Offensive or Sexist Posts: What to Do?

Heather Kleim from Epic Empire Designs asks:

If someone you follow posts something incredibly offensive & sexist, do you comment? One of the people I follow (a Vancouver news-type tweeter, talking about events and buzz in the city) posted something that infuriated me and was incredibly offensive to women. I emotionally reacted and replied with ‘how to get someone to unfollow you in 1 tweet’ and unfollowed them. Advice or feedback?

Used under Creative Commons License

Thanks for the question, Heather.  I’m sure many folks struggle with that.  Should you put up with offensive, sexist or rude remarks?  I say no.  At the same time, I don’t think it’s worth highlighting  them by giving them any public attention. So, I suggest you simple ignore the comment and unfriend, block or unfollow the offender as appropriate. Call your best friend if you need to vent your frustration but don’t do it in public.

There are, of course, exceptions to this rule.  In some cases, you may want to rise to the defense of  the insulted group, person or brand.  It is much more powerful to have a group of folks outraged by an offensive, sexist or rude comment all taking issue with the offender.  It takes courage to be the first person to speak up and if you’re willing to take the lead on something you feel strongly about then please don’t hesitate. Sometimes, adding your voice of reason is essential for moral justice. 

However, if you are a business owner or in any way a public figure, you must decide to respond in public or in private with your brand in mind. Does the stance you want to take align with your corporate values?  If it doesn’t you risk confusing your clients with content that’s contrary to your mission.  Two areas of particular concern are religion and politics. I always advise keeping these offline as part of your private self.  I’m sure you and your customers can agree that everyone’s entitled to an opinion but that private opinions should stay private so you can get on with the business at hand.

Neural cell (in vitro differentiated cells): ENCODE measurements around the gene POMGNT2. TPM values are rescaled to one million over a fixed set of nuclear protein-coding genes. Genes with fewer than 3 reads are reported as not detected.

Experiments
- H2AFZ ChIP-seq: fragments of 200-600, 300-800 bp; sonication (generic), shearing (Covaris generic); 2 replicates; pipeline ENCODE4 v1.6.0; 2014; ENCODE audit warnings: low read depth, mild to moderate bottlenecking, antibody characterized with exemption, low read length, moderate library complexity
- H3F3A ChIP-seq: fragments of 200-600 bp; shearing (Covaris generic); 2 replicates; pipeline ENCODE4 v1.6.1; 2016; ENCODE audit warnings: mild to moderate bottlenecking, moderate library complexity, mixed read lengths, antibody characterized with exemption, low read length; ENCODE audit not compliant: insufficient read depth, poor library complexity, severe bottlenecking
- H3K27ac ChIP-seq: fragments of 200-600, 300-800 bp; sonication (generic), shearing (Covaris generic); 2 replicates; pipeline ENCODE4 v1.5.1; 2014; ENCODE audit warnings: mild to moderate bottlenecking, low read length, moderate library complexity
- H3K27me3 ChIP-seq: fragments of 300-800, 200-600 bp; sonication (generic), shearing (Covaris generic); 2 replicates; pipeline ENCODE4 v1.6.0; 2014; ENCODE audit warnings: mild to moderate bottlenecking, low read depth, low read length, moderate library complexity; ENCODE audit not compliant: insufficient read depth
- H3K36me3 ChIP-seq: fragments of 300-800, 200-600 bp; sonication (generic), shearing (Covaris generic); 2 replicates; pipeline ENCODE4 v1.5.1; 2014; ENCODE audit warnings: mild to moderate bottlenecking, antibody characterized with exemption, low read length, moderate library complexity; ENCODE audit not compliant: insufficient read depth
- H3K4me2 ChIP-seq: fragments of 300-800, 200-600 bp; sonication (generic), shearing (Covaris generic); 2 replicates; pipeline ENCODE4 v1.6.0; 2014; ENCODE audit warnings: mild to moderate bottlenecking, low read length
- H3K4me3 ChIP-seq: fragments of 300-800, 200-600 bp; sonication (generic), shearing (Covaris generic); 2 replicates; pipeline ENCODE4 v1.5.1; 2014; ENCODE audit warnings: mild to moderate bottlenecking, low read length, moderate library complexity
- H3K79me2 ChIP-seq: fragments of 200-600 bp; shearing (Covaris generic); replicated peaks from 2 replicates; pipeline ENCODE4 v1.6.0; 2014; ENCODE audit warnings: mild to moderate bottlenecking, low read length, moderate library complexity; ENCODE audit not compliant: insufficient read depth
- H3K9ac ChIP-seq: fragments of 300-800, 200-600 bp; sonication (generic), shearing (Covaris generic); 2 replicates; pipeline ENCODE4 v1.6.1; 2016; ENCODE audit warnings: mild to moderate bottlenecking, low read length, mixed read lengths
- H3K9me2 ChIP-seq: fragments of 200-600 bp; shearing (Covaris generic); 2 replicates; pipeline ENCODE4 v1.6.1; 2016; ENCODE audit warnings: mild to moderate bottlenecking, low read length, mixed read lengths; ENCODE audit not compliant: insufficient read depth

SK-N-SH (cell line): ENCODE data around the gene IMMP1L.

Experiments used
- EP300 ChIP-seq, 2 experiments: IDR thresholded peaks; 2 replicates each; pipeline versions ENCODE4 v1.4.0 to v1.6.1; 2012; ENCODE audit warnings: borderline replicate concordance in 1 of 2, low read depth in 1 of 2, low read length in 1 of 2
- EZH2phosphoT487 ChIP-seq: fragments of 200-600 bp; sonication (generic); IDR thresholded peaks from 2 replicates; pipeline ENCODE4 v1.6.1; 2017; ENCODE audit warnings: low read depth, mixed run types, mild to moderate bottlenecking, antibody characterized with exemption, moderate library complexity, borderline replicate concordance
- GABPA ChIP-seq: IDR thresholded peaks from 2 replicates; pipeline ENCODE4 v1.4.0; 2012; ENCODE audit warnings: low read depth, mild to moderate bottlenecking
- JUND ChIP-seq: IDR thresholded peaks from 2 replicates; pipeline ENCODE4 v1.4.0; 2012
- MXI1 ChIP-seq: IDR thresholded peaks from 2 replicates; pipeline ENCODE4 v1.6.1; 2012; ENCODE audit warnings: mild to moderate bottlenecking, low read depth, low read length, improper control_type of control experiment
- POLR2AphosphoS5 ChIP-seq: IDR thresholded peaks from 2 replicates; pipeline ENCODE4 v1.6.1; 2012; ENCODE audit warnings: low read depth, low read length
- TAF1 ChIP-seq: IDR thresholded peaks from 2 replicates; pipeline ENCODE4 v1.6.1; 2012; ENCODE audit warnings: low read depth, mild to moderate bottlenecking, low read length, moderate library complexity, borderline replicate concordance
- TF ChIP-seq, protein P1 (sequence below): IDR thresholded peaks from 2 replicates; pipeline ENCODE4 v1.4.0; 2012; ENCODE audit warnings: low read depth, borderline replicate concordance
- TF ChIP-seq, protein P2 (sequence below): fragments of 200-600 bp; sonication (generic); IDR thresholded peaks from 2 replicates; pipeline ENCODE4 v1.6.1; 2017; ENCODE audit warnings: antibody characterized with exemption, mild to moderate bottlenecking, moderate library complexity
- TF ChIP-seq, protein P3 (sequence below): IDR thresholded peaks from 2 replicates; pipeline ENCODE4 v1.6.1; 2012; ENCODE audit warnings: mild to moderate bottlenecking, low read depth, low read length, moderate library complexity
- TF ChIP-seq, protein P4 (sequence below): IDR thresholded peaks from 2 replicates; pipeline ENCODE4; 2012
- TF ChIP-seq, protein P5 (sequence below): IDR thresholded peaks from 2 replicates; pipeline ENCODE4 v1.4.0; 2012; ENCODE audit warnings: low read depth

And to help rude-proof the rest of us, I suggest taking CNN’s Andrea Bartz and Brenna Ehrlich’s pledge to avoid digital mistakes in 2011.


[Beachcomber on Books] Power Friending by Amber Mac


Amber Mac‘s book Power Friending offers terrific information to demystify social networking. She illustrates  best practices for business with illustrative good, bad and ugly examples.  Amber’s book is the focus of the inaugural podcast of Beachcomber on Books, my new series to share about the professional books that interest and inspire me.

The Power Of Social Networks: Bill Good Show on CKNW

Community expert Angela Crocker spoke to Vancouver Radio CKNW’s Bill Good about creating social networks.

Want to know why it’s important, and why it’s not as scary as you may think? In this interview, they discussed the value of using social media tools, the demographics that can be found on various social sites and common concerns about using social networks.  Have a listen to this 20 minute March 15, 2011 episode of The Bill Good Show.